This FS Regulatory Brief provides our view of (a) where banks stand right now in preparing for Volcker, (b) the timing of the final rule and what it may look like, (c) the response of foreign regulators, and most important (d) what banks should be doing now.
Financial services mergers & acquisitions (M&A) will face both uncertainty and opportunities in 2013 due to several factors including increased regulatory costs, depressed organic growth, and the greater availability of attractive financing.
After decades of relying on agency distribution, life insurers are unprepared to keep up with changing consumer buying habits and behaviors. The number of life insurance agents continues to decline as more consumers turn to the Web for insurance. Insurers must adapt their go-to-market strategies toward direct distribution or risk losing market share.
The US Treasury Department and the Internal Revenue Service (IRS) released their guidance on FATCA for the asset management industry, with a compliance deadline of January 2014. Key issues in implementation and other areas remain to be resolved.
PwC released an earlier newsbrief on January 18, 2013 highlighting many of the distinctions between the proposed and final FATCA regulations, which potentially apply to all industries. To supplement the earlier newsbrief, this newsbrief describes the most notable differences between the proposed and final regulations that will impact insurers.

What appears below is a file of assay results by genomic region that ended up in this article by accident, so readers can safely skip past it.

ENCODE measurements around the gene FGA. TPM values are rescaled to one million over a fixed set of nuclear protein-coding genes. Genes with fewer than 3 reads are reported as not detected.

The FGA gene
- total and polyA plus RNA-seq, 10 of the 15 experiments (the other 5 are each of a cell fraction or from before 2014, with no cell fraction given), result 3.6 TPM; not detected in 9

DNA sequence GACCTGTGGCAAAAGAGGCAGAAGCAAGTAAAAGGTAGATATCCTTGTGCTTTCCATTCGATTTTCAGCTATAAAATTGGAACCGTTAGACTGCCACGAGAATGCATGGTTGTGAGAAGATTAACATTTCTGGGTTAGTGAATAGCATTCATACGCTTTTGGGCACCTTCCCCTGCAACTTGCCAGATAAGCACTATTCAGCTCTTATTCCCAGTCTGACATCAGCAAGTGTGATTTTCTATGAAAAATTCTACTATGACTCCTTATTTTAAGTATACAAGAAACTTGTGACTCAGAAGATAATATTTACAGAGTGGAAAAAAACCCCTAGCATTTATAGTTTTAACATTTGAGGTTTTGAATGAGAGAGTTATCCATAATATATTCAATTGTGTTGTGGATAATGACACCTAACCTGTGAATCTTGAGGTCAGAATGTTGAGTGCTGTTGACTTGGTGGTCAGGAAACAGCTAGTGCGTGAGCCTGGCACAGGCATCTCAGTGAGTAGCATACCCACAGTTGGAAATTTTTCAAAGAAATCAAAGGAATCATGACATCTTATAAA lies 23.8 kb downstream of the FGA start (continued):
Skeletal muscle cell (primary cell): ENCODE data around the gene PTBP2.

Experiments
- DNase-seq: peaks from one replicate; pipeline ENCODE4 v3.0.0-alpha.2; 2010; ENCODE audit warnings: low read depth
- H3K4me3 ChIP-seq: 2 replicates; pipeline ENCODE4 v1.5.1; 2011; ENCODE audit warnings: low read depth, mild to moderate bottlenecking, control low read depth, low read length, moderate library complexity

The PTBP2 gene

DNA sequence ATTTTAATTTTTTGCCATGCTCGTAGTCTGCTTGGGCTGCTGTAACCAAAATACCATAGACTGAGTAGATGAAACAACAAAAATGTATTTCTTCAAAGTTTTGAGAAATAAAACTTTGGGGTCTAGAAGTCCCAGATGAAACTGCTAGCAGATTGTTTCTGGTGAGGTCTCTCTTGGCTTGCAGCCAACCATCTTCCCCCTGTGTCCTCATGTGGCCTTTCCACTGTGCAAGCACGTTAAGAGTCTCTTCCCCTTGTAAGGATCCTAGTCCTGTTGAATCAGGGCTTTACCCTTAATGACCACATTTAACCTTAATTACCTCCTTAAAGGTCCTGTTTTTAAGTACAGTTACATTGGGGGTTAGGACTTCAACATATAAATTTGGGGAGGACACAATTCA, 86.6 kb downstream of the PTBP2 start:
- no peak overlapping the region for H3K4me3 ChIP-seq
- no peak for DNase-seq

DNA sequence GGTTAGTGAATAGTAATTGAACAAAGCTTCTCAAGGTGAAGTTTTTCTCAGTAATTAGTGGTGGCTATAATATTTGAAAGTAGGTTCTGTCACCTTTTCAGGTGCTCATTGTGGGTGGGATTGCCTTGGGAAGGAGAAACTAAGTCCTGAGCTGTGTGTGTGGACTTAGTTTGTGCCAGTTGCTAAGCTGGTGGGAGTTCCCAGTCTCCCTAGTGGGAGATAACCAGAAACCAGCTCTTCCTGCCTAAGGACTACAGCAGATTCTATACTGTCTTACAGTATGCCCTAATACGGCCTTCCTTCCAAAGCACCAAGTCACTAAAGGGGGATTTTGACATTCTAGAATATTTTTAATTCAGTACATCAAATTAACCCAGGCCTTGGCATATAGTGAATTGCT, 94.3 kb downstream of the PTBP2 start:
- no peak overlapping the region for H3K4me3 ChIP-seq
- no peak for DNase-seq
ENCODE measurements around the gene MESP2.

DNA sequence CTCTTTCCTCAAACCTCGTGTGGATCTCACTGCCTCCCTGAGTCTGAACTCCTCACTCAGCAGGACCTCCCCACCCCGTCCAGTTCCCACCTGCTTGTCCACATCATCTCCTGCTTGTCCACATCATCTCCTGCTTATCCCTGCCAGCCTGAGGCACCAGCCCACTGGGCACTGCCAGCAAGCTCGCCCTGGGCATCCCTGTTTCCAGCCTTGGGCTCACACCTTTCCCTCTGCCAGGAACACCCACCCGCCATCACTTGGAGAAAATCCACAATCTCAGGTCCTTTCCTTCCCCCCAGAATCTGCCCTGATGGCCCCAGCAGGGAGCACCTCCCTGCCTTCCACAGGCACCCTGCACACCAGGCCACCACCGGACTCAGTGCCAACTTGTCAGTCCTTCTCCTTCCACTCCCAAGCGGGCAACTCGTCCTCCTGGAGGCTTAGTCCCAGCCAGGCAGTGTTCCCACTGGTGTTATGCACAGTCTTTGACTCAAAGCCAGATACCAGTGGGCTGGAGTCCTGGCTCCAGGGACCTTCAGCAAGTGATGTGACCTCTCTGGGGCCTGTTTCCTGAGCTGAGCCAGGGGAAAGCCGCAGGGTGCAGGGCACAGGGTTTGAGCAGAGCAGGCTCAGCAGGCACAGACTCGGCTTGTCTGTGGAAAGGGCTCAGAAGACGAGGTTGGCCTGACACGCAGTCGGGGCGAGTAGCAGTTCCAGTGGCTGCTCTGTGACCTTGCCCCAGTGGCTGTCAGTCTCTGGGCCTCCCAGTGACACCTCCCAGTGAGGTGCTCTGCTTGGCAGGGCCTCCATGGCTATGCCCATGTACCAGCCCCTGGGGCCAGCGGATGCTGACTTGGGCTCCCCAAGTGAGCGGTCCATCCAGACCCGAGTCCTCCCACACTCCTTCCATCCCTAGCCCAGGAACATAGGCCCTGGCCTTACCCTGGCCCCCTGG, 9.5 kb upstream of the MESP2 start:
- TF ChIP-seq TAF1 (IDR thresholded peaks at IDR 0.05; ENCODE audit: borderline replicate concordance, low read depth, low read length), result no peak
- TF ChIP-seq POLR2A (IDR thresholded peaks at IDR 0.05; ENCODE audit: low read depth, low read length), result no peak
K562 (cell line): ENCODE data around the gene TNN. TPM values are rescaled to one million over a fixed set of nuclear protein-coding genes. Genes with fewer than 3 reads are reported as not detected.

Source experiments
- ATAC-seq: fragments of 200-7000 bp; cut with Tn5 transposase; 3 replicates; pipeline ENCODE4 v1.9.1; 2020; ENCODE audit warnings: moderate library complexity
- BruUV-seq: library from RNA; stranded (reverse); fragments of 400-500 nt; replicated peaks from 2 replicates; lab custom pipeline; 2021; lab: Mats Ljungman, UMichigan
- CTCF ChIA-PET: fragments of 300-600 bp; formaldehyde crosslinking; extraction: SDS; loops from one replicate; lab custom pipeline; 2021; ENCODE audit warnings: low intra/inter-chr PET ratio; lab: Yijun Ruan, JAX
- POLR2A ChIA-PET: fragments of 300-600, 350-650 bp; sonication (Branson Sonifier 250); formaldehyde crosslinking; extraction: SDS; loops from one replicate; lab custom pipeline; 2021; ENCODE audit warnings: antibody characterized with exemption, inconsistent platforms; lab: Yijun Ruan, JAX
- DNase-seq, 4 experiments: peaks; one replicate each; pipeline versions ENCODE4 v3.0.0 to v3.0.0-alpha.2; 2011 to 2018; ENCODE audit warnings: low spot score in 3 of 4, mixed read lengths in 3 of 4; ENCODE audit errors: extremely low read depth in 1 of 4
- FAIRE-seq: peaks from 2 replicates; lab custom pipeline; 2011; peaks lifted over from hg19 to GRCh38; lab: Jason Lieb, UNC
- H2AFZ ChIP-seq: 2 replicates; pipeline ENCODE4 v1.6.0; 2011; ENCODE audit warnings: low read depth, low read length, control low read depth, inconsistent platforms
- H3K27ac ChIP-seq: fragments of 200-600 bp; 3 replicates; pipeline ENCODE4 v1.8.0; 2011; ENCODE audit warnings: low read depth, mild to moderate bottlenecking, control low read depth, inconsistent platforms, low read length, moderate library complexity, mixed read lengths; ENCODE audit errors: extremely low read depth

The final FATCA regulations document from PwC's Global Information Reporting (GIR) practice is formatted with references in an easy to read format. The GIR team has developed this version of the regulations to give tax and compliance professionals an easier option to study and know the rules surrounding FATCA.
Final regulations for Foreign Account Tax Compliance Act (FATCA) were issued on January 17, 2013. FATCA was enacted as part of the Hiring Incentives to Restore Employment Act (HIRE Act) on March 18, 2010 to serve as an administrative tool to prevent and detect US tax evasion and improve taxpayer compliance. The final regulations contain over 500 pages of guidance.
Foreign Account Tax Compliance Act (“FATCA”) was enacted as part of the Hiring to Restore Incentives (“HIRE”) Act. FATCA was enacted with a primary goal of providing the Internal Revenue Service (“IRS”) with an increased ability to detect US tax evaders concealing their assets in foreign accounts and investments.
For non-financial services companies, regulations introduced by the Dodd-Frank Wall Street Reform and Consumer Protection Act and Basel III will result in significant changes to the derivatives market. Every aspect of a corporation using derivative to manage risk will ultimately be affected—from risk strategies and corporate funding to operations and accounting. This 10Minutes provides insight on the impacts of new regulation on corporate entities and what those entities need to do now in order to meet impending reform deadlines and ensure they're well equipped to manage increased costs and compliance responsibilities.
The rise of the digital consumer and the high-cost infrastructure of physical banking locations are leading to a declining ROI for branches. Evolving the branch network to align with changing consumer and economic realities can help banks boost ROI and position themselves for the future.